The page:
He united with the Sugar Creek Christian church on profession of faith, in January 1853, and remained a member until his death, a period of 47 years.
He gave regularly to the support of the cause he had professed to have loved, and attended services of the church until a little over a year ago, when failing health made it impossible for him to attend longer. His faith was simple and strong, and his hope of a better life through Christ was abiding and full of comfort.
The funeral services were held in the Baptist church, Centreville, on Christmas day.
Sermon by B.F. Vaughn, who was assisted in the services by Rev. H.A. Smith and Rev. Neff.
Mr. Maffitt of Wayesville was the undertaker.

Source: Obituary taken from a scrapbook probably kept by Lil Benham of Waynesville containing obituaries from local newspapers.


John Hartsock email dated 4 Oct 2004
John Paul Sears was born in Dinwiddie County, Virginia, the son of Samuel (1795-1867) and Mary Ann (Wilson) (1802-1847) Sears. The Sears family moved to the Springboro area around 1828, after the death of John Paul’s grandmother, Huldah (Ladd) (Simmons) Sears, who was a Quaker minister and abolitionist in the early 1800s.
John Paul’s siblings were:

Henry
(1821- ) who was married first to Jane Simpson (1821-1843), a daughter of Samuel (1792-1862) and Anna (Merrick) (1793-1885) Simpson. They had no children. After her passing he married Sabrina Morgan. They had 4 children that are known.
Maria Wilson Sears (1822- ), married Morgan Hatfield (1818-1865). They had 2 children that are known.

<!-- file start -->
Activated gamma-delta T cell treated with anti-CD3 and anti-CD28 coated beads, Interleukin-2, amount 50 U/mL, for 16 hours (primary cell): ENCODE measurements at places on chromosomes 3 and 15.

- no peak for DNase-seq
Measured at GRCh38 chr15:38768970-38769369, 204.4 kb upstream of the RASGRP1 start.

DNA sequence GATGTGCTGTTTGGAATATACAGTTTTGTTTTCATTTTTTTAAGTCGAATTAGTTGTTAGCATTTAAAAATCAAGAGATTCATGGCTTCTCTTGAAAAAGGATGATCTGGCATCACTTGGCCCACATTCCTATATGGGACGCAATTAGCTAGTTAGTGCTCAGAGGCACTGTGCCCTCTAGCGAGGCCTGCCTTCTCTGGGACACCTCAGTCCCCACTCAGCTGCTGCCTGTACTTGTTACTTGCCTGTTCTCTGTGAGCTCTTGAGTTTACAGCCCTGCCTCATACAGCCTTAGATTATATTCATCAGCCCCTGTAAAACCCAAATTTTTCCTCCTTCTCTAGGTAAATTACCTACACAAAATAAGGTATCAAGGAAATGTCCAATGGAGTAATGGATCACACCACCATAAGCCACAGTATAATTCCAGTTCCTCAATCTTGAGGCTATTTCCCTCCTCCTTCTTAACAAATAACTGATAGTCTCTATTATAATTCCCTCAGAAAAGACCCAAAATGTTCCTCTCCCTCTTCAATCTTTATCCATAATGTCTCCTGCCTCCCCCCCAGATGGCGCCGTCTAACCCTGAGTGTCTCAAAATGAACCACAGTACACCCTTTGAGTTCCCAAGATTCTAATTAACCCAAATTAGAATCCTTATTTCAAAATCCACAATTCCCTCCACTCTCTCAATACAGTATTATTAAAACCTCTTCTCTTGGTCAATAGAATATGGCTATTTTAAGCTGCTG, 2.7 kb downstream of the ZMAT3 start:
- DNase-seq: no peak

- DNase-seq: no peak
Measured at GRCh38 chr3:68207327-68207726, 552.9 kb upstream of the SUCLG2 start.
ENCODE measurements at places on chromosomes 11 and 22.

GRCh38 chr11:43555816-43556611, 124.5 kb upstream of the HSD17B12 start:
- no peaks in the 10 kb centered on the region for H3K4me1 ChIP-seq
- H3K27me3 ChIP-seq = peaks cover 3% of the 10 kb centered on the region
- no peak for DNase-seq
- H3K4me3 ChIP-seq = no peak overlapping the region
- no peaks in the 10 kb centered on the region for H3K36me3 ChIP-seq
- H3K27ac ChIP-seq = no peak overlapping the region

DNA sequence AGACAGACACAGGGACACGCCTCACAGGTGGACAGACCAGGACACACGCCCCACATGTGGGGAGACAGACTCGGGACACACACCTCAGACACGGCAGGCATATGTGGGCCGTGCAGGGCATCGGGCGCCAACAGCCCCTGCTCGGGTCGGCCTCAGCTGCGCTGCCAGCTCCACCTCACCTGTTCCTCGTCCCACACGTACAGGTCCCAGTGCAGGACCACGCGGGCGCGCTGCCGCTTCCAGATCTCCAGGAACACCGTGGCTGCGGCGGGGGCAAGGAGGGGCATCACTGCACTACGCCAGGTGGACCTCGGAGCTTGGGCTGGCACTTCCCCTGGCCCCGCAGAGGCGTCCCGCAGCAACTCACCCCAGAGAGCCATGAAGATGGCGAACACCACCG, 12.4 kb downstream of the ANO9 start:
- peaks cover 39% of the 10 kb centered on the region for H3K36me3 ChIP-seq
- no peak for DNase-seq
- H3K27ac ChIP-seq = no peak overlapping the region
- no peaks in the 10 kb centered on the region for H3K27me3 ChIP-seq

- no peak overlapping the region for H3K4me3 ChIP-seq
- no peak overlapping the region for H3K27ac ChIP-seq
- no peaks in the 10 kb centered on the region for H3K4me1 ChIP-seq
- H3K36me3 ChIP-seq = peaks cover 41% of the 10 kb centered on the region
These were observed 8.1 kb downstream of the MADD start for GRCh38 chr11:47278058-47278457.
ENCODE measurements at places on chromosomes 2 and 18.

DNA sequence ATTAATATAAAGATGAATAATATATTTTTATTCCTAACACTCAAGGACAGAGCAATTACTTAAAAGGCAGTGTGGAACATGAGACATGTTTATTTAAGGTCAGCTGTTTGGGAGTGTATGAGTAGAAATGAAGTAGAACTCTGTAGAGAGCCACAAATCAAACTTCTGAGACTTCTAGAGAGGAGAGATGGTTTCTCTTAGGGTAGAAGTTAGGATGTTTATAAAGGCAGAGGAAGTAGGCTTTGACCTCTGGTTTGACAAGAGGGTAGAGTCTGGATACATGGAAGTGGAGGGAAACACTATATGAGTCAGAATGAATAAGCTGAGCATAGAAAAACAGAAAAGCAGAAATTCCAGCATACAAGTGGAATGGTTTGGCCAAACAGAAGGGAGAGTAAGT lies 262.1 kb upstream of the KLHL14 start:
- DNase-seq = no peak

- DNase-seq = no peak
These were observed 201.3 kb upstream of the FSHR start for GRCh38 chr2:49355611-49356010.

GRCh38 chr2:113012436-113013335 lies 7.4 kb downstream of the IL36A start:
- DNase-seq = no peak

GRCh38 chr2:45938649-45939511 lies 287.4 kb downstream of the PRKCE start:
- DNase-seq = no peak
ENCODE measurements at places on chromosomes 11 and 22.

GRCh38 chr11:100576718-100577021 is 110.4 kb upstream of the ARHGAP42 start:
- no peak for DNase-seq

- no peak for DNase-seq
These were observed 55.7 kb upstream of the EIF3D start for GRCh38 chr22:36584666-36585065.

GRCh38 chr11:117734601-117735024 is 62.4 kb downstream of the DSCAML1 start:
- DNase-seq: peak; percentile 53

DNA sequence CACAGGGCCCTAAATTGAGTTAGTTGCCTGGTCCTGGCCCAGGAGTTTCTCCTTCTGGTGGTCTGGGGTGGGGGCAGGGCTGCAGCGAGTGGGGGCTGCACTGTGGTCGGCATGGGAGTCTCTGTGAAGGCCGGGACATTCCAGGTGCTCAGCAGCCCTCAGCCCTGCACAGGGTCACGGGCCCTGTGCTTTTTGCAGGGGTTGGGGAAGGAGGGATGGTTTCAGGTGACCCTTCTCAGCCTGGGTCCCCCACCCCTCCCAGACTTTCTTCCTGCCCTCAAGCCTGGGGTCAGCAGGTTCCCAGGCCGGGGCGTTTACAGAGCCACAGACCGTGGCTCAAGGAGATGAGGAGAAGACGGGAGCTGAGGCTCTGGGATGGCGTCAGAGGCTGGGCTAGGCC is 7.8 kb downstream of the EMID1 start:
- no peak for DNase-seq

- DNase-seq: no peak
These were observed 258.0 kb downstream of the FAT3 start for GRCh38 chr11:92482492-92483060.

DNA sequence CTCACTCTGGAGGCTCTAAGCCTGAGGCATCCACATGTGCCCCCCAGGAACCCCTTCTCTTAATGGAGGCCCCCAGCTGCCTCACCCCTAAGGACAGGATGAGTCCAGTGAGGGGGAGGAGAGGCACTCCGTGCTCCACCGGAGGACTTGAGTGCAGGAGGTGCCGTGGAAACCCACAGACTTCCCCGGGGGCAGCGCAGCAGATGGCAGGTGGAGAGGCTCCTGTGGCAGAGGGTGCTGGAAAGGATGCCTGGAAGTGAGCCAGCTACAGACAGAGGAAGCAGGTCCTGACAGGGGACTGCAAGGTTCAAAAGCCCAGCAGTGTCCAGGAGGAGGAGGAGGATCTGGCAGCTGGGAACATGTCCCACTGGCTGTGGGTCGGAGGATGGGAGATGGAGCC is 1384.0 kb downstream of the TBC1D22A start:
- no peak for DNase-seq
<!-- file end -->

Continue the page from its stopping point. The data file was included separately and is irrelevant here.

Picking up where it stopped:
George
(1824-1896), married first to Lavina Hatfield, a daughter of William (1799-1877) and Sarah (Benham) (1805-1830) Hatfield. They had five children. (George and
Lavina are my 2nd great grandparents) Secondly, he married Sarah Young with no issue, and his third marriage was to Lucinda Cramer (1824-1914). They had one child.
John Paul, the subject of this obituary.
Huldah Ann, who died in infancy. She was the last of their children to be born in Virginia.
Benjamin (1829-1864), married Hannah Davis (1832- ) and they had two children that are known. He was born in Warren County.
Isabella (1831- ), died as an infant.
Robert G. (1833-1910), married Eunice A. Anderson (1840-1921), a daughter of Ephraim H.(1796-1849) and Sarah (Moon) (1795-1863) Anderson. They had eight children. He was born near Centerville in Montgomery County.
Samuel (1834- ), died young.
Joseph Stafford (1836-1915), married Mary Jane Young (1834-1916), and they had one child.
William Penn, died young.
Mary Ann (1840- ), married William Creighton (1844- ) with whom she had four children that are known.
Charles W. (1842-1885), married Zelinda Peebles (1842-1907).
Martha (1844- ), died young.

John Paul Sears married Rosanna Reeder(1829->1850) on December 20, 1846 in Montgomery County. After her death he married Deborah Phebe Anderson (1823-1897), a daughter of Ephraim H. (1796-1849) and Sarah (Moon) (1795-1863) Anderson, and the sister of John Paul’s Brother’s wife, Eunice Anderson.
John Paul and Deborah had eight children:
Mary
(1848- ), who married a Cosler.
George (1849-<1899).
Joseph (1851- ).
Martha (1854- ).
Charles S. (1855-1923), married Laura F. Sackett (1855-1937), daughter of John (1825-1891) and Mary Eliza (Clevenger) (1827-1892) Sackett.
H. Calvin (1858- ), married Emma (ca 1859- )
John Paul, Jr. (1863-1910).
Edgar S. (ca1866- ), married Anna.)

by
John Hartsock
4 Oct 2004